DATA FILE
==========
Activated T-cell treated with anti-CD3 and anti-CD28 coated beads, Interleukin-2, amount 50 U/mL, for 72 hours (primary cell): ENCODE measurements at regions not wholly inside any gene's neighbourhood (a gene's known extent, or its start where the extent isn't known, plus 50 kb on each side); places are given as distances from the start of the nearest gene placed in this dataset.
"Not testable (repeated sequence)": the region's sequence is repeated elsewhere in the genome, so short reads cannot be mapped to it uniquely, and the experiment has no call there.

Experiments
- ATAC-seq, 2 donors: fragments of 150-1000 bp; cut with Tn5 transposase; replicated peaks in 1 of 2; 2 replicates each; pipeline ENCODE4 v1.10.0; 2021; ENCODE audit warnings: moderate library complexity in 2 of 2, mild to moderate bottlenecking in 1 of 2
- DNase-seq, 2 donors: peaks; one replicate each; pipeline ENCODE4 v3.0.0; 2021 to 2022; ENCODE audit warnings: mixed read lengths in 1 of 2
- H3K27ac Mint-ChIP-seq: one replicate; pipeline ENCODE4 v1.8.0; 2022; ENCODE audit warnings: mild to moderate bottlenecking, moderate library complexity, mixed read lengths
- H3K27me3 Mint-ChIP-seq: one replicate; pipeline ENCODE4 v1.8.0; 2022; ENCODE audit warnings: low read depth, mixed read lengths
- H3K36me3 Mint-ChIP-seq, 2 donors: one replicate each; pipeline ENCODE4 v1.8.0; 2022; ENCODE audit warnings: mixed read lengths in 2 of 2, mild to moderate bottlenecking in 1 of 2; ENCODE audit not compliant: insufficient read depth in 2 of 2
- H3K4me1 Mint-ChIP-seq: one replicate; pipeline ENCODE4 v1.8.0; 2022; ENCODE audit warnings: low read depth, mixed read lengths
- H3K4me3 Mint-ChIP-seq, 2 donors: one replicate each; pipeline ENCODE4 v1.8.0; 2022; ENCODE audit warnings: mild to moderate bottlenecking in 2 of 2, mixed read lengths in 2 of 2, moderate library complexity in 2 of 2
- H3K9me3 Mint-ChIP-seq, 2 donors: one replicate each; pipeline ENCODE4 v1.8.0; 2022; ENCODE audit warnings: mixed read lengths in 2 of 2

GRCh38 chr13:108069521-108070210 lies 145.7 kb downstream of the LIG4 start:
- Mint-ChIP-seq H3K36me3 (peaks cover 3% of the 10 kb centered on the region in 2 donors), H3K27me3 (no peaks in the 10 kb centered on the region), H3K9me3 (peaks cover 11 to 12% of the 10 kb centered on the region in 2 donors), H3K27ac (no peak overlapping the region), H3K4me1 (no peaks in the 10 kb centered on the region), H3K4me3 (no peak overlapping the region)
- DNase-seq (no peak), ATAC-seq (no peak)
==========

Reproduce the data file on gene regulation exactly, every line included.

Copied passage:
Activated T-cell treated with anti-CD3 and anti-CD28 coated beads, Interleukin-2, amount 50 U/mL, for 72 hours (primary cell): ENCODE measurements at regions not wholly inside any gene's neighbourhood (a gene's known extent, or its start where the extent isn't known, plus 50 kb on each side); places are given as distances from the start of the nearest gene placed in this dataset.
"Not testable (repeated sequence)": the region's sequence is repeated elsewhere in the genome, so short reads cannot be mapped to it uniquely, and the experiment has no call there.

Experiments
- ATAC-seq, 2 donors: fragments of 150-1000 bp; cut with Tn5 transposase; replicated peaks in 1 of 2; 2 replicates each; pipeline ENCODE4 v1.10.0; 2021; ENCODE audit warnings: moderate library complexity in 2 of 2, mild to moderate bottlenecking in 1 of 2
- DNase-seq, 2 donors: peaks; one replicate each; pipeline ENCODE4 v3.0.0; 2021 to 2022; ENCODE audit warnings: mixed read lengths in 1 of 2
- H3K27ac Mint-ChIP-seq: one replicate; pipeline ENCODE4 v1.8.0; 2022; ENCODE audit warnings: mild to moderate bottlenecking, moderate library complexity, mixed read lengths
- H3K27me3 Mint-ChIP-seq: one replicate; pipeline ENCODE4 v1.8.0; 2022; ENCODE audit warnings: low read depth, mixed read lengths
- H3K36me3 Mint-ChIP-seq, 2 donors: one replicate each; pipeline ENCODE4 v1.8.0; 2022; ENCODE audit warnings: mixed read lengths in 2 of 2, mild to moderate bottlenecking in 1 of 2; ENCODE audit not compliant: insufficient read depth in 2 of 2
- H3K4me1 Mint-ChIP-seq: one replicate; pipeline ENCODE4 v1.8.0; 2022; ENCODE audit warnings: low read depth, mixed read lengths
- H3K4me3 Mint-ChIP-seq, 2 donors: one replicate each; pipeline ENCODE4 v1.8.0; 2022; ENCODE audit warnings: mild to moderate bottlenecking in 2 of 2, mixed read lengths in 2 of 2, moderate library complexity in 2 of 2
- H3K9me3 Mint-ChIP-seq, 2 donors: one replicate each; pipeline ENCODE4 v1.8.0; 2022; ENCODE audit warnings: mixed read lengths in 2 of 2

GRCh38 chr13:108069521-108070210 lies 145.7 kb downstream of the LIG4 start:
- Mint-ChIP-seq H3K36me3 (peaks cover 3% of the 10 kb centered on the region in 2 donors), H3K27me3 (no peaks in the 10 kb centered on the region), H3K9me3 (peaks cover 11 to 12% of the 10 kb centered on the region in 2 donors), H3K27ac (no peak overlapping the region), H3K4me1 (no peaks in the 10 kb centered on the region), H3K4me3 (no peak overlapping the region)
- DNase-seq (no peak), ATAC-seq (no peak)